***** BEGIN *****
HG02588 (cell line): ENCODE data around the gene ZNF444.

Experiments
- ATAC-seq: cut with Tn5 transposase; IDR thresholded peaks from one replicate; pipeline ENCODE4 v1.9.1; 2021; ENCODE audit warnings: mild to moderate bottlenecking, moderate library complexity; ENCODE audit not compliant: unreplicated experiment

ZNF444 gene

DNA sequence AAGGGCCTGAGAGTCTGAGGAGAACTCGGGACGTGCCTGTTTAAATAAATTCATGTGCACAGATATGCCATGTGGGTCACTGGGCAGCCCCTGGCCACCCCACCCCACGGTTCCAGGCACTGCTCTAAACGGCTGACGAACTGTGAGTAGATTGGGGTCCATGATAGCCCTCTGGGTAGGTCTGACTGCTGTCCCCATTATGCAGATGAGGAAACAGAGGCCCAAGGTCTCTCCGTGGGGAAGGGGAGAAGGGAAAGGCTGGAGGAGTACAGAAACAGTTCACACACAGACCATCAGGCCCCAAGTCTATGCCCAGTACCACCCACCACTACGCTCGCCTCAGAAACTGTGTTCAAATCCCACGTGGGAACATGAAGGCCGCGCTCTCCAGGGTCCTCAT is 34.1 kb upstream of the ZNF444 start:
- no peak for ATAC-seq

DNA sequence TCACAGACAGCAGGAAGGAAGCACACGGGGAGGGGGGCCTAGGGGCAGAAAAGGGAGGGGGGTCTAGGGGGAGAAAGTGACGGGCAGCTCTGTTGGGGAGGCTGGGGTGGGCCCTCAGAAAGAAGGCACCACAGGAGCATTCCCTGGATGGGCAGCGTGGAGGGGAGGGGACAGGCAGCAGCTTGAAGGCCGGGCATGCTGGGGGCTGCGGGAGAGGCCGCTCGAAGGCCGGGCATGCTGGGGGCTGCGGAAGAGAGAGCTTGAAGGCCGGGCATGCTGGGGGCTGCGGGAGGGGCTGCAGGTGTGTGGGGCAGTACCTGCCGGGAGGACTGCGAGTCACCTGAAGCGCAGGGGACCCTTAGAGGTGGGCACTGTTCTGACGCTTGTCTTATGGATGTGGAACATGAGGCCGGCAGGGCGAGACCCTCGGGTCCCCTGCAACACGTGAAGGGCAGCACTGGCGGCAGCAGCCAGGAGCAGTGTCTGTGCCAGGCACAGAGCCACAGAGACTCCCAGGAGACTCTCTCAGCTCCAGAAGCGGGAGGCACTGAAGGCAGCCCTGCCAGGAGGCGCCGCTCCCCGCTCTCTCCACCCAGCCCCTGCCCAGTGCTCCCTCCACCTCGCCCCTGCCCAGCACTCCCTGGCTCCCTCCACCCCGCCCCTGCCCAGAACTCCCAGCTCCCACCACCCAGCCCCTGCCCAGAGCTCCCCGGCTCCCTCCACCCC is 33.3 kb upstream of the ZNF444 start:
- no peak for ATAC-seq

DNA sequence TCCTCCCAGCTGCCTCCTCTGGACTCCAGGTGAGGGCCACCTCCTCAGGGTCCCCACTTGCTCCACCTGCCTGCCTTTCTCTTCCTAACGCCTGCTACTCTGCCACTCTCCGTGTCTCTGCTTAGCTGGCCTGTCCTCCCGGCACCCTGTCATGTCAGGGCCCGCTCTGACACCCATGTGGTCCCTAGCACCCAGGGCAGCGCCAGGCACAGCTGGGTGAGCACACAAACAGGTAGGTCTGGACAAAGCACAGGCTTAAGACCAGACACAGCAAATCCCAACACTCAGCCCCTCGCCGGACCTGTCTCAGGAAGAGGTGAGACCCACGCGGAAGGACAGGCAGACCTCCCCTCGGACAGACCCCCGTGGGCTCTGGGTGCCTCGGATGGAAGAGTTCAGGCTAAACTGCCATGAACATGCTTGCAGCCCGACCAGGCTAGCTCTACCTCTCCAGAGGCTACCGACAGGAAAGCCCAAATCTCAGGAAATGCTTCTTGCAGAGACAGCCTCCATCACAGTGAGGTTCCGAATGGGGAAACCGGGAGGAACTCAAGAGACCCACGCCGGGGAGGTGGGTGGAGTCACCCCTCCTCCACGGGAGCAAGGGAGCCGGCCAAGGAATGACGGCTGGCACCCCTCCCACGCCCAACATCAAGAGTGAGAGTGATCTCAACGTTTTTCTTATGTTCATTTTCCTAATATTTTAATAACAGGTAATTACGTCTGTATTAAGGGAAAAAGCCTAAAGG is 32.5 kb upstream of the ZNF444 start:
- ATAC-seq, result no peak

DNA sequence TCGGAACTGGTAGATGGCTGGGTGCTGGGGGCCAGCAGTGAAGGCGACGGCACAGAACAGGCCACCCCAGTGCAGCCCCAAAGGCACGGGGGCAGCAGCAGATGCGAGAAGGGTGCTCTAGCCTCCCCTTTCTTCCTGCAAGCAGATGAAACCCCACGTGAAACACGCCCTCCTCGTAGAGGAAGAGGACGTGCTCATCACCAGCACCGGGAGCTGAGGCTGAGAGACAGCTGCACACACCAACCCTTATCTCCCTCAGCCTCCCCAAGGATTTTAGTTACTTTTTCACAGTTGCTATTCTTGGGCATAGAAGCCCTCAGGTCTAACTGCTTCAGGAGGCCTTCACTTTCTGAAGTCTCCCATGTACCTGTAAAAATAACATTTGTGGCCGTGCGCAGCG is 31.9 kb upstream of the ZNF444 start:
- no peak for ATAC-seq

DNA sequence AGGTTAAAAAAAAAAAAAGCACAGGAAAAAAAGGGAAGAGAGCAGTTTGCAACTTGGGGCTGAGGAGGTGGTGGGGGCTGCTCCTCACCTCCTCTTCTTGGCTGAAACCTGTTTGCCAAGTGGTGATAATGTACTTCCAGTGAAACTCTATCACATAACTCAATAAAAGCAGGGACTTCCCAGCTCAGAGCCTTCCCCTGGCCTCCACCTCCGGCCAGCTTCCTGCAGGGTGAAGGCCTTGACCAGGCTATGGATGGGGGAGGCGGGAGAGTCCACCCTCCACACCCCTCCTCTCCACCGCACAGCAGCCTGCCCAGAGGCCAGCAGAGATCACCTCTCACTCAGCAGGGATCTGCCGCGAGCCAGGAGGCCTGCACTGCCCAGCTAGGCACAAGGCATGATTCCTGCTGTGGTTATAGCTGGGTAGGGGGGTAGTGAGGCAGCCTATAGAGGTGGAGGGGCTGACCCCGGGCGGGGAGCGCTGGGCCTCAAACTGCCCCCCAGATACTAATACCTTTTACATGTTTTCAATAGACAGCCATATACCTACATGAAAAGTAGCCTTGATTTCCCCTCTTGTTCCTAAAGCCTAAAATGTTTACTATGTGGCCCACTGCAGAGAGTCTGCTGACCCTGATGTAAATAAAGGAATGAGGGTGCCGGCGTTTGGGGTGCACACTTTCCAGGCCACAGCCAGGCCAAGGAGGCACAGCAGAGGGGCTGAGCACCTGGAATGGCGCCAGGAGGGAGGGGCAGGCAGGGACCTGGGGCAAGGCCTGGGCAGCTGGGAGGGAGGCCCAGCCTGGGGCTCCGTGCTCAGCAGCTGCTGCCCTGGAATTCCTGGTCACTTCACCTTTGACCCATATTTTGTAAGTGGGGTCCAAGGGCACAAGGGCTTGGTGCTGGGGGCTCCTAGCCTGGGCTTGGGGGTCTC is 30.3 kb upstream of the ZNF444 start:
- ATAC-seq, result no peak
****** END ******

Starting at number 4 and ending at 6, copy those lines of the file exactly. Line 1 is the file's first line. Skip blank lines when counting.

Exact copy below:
ZNF444 gene

DNA sequence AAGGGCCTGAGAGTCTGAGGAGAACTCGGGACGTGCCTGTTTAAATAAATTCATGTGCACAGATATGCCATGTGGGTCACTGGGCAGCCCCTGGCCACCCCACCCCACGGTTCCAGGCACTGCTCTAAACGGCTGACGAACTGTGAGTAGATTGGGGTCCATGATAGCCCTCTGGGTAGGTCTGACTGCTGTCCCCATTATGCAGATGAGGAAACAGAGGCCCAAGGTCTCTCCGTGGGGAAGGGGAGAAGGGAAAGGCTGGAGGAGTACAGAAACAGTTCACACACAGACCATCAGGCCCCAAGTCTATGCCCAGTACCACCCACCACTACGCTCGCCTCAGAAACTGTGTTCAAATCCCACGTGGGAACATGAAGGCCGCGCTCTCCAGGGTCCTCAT is 34.1 kb upstream of the ZNF444 start:
- no peak for ATAC-seq